Wednesday, March 31, 2010
Tuesday, March 30, 2010
- The CIT is looking closely at pleadings and is amenable to Rule 12(b)(5) motions to dismiss
- Late responses and unfair results do not constitute a lack of due process
- The APA neither trumps nor complements the existing scheme for judicial review of protestable decision.
Monday, March 29, 2010
Wednesday, March 24, 2010
Tuesday, March 23, 2010
The changes proposed in this document are intended to conform CBP's recordkeeping requirements to reflect modern business practices whereby documents are often generated, stored and transmitted in an electronic format. The proposed changes serve to remove duplicative recordkeeping requirements and streamline recordkeeping procedures for brokers who maintain electronic recordkeeping systems without compromising the agency's ability to monitor and enforce recordkeeping compliance.Comments are due May 24, an auspicious date as it is my birthday.
Monday, March 22, 2010
Saturday, March 06, 2010
Today I kicked an old computer to the curb. Actually, I boxed it up and left it on my front step as a donation to a charity that collects old computers for schools. I started thinking that it would be cool to have all my old computers in a collection. I know there are virtual museums of obsolete computers, so I hereby create my virtual collection of my old computers.
Friday, March 05, 2010
8528 Monitors and projectors, not incorporating television (con.) reception apparatus; reception apparatus for television, whether or not incorporating radio-broadcast receivers or sound or video recording or reproducing apparatus (con.):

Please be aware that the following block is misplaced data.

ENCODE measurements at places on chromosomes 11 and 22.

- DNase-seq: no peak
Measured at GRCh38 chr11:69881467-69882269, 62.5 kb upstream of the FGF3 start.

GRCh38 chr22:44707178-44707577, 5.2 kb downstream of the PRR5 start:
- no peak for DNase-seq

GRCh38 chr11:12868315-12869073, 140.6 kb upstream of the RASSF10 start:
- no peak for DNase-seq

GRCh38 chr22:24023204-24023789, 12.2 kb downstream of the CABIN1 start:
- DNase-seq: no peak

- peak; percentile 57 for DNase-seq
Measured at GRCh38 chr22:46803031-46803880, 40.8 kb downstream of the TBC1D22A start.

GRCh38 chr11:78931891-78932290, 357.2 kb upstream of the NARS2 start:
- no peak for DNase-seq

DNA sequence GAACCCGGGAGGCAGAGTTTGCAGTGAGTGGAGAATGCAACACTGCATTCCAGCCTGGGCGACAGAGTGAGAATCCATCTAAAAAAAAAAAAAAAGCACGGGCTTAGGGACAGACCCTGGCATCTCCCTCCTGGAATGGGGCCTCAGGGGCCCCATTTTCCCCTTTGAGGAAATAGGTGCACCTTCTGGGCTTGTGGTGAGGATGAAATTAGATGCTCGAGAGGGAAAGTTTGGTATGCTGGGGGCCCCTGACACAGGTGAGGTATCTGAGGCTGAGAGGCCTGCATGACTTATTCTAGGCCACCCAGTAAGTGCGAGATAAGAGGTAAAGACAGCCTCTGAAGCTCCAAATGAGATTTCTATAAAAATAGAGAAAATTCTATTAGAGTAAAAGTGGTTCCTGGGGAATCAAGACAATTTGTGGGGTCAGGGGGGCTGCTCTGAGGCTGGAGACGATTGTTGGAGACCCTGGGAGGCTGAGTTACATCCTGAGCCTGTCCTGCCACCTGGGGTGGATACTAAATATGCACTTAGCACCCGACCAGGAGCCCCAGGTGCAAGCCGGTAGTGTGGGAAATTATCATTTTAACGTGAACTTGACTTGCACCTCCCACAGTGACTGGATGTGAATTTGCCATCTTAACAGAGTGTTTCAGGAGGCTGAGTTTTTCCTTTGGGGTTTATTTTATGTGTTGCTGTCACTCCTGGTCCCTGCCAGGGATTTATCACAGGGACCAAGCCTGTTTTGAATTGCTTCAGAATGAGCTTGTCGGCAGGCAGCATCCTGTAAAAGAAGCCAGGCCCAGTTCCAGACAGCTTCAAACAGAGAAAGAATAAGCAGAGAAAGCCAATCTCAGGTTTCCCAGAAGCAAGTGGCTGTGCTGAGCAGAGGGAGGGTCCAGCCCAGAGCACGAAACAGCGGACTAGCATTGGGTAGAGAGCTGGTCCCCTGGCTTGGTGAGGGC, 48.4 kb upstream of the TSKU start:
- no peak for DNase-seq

8528.51.00 00 Of a kind solely or principally used in an automatic data processing system of heading 8471 . . . . . Free
Thursday, March 04, 2010
To remind my faithful (and often retired) readers that I am still here and still looking out for their best interests, I offer this off topic post. Basically, it is a link to the blog post by Gary Odom on Patent Prospector. In the post, Odom dissects a Court of Appeals for the Federal Circuit decision involving the patentability of baseball cards that incorporate a small piece of "game worn" jersey. Cool idea, but was it obvious? If so, the Patent and Trademark Office never should have granted a patent on it.
Patent law is interesting to me and it is made doubly so because the patent bar and the customs bar share the same appellate body--the Court of Appeals for the Federal Circuit. Customs and trade cases only make up about 5% of the Court's docket. The majority of the remainder is patent appeals. On those occasions I when I have argued at the Federal Circuit, I invariably seem to be at the end of the session after two patent cases (or a patent case and a federal merit selection case). Recently, it was put to me by someone who should know that Federal Circuit jurisprudence in customs classification cases has been impacted by the patent work that takes up so much of the Court's time and effort. I gather that relates to the fact that reading the claims of a patent might be similar to piecing together a classification based on the various General Rules of Interpretation, legal notes, and heading language. But, I am not certain I see the connection.
Anyway, the Patent Prospector post is worth reading. Also, the comments are quite full of interesting opinions.